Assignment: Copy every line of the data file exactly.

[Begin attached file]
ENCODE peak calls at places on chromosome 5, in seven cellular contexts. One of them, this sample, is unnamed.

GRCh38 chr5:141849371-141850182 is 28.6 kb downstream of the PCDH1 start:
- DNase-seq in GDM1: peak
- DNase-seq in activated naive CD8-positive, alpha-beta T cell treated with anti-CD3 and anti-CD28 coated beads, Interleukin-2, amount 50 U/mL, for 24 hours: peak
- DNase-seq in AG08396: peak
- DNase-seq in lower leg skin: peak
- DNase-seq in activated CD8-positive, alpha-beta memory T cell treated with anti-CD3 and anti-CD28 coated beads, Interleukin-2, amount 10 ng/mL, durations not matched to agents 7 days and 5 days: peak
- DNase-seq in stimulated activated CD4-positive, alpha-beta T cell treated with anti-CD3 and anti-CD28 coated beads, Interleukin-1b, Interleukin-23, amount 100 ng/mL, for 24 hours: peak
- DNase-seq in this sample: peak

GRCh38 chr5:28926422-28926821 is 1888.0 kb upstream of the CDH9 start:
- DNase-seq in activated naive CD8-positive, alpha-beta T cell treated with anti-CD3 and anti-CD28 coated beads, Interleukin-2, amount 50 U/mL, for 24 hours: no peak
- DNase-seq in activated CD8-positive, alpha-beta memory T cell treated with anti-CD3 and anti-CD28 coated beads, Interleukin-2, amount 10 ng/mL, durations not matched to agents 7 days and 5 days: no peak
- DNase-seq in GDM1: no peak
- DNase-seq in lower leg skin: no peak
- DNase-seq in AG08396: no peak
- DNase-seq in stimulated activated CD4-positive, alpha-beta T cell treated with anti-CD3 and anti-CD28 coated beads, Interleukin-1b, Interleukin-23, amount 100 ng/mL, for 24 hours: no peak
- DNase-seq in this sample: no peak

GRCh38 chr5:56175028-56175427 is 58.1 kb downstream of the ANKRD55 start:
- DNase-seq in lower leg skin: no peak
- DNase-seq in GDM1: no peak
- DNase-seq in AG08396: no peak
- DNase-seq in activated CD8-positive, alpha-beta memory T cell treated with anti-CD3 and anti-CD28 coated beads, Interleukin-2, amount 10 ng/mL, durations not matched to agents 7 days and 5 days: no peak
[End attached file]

ENCODE peak calls at places on chromosome 5, in seven cellular contexts. One of them, this sample, is unnamed.

GRCh38 chr5:141849371-141850182 is 28.6 kb downstream of the PCDH1 start:
- DNase-seq in GDM1: peak
- DNase-seq in activated naive CD8-positive, alpha-beta T cell treated with anti-CD3 and anti-CD28 coated beads, Interleukin-2, amount 50 U/mL, for 24 hours: peak
- DNase-seq in AG08396: peak
- DNase-seq in lower leg skin: peak
- DNase-seq in activated CD8-positive, alpha-beta memory T cell treated with anti-CD3 and anti-CD28 coated beads, Interleukin-2, amount 10 ng/mL, durations not matched to agents 7 days and 5 days: peak
- DNase-seq in stimulated activated CD4-positive, alpha-beta T cell treated with anti-CD3 and anti-CD28 coated beads, Interleukin-1b, Interleukin-23, amount 100 ng/mL, for 24 hours: peak
- DNase-seq in this sample: peak

GRCh38 chr5:28926422-28926821 is 1888.0 kb upstream of the CDH9 start:
- DNase-seq in activated naive CD8-positive, alpha-beta T cell treated with anti-CD3 and anti-CD28 coated beads, Interleukin-2, amount 50 U/mL, for 24 hours: no peak
- DNase-seq in activated CD8-positive, alpha-beta memory T cell treated with anti-CD3 and anti-CD28 coated beads, Interleukin-2, amount 10 ng/mL, durations not matched to agents 7 days and 5 days: no peak
- DNase-seq in GDM1: no peak
- DNase-seq in lower leg skin: no peak
- DNase-seq in AG08396: no peak
- DNase-seq in stimulated activated CD4-positive, alpha-beta T cell treated with anti-CD3 and anti-CD28 coated beads, Interleukin-1b, Interleukin-23, amount 100 ng/mL, for 24 hours: no peak
- DNase-seq in this sample: no peak

GRCh38 chr5:56175028-56175427 is 58.1 kb downstream of the ANKRD55 start:
- DNase-seq in lower leg skin: no peak
- DNase-seq in GDM1: no peak
- DNase-seq in AG08396: no peak
- DNase-seq in activated CD8-positive, alpha-beta memory T cell treated with anti-CD3 and anti-CD28 coated beads, Interleukin-2, amount 10 ng/mL, durations not matched to agents 7 days and 5 days: no peak